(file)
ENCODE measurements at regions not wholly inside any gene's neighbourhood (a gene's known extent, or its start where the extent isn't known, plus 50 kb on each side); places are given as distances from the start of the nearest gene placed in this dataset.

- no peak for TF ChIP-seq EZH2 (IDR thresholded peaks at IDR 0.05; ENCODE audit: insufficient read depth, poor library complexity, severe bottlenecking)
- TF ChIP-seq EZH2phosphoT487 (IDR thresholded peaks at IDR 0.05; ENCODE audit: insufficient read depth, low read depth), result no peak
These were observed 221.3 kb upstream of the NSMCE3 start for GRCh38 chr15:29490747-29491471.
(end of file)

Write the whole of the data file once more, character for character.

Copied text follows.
ENCODE measurements at regions not wholly inside any gene's neighbourhood (a gene's known extent, or its start where the extent isn't known, plus 50 kb on each side); places are given as distances from the start of the nearest gene placed in this dataset.

- no peak for TF ChIP-seq EZH2 (IDR thresholded peaks at IDR 0.05; ENCODE audit: insufficient read depth, poor library complexity, severe bottlenecking)
- TF ChIP-seq EZH2phosphoT487 (IDR thresholded peaks at IDR 0.05; ENCODE audit: insufficient read depth, low read depth), result no peak
These were observed 221.3 kb upstream of the NSMCE3 start for GRCh38 chr15:29490747-29491471.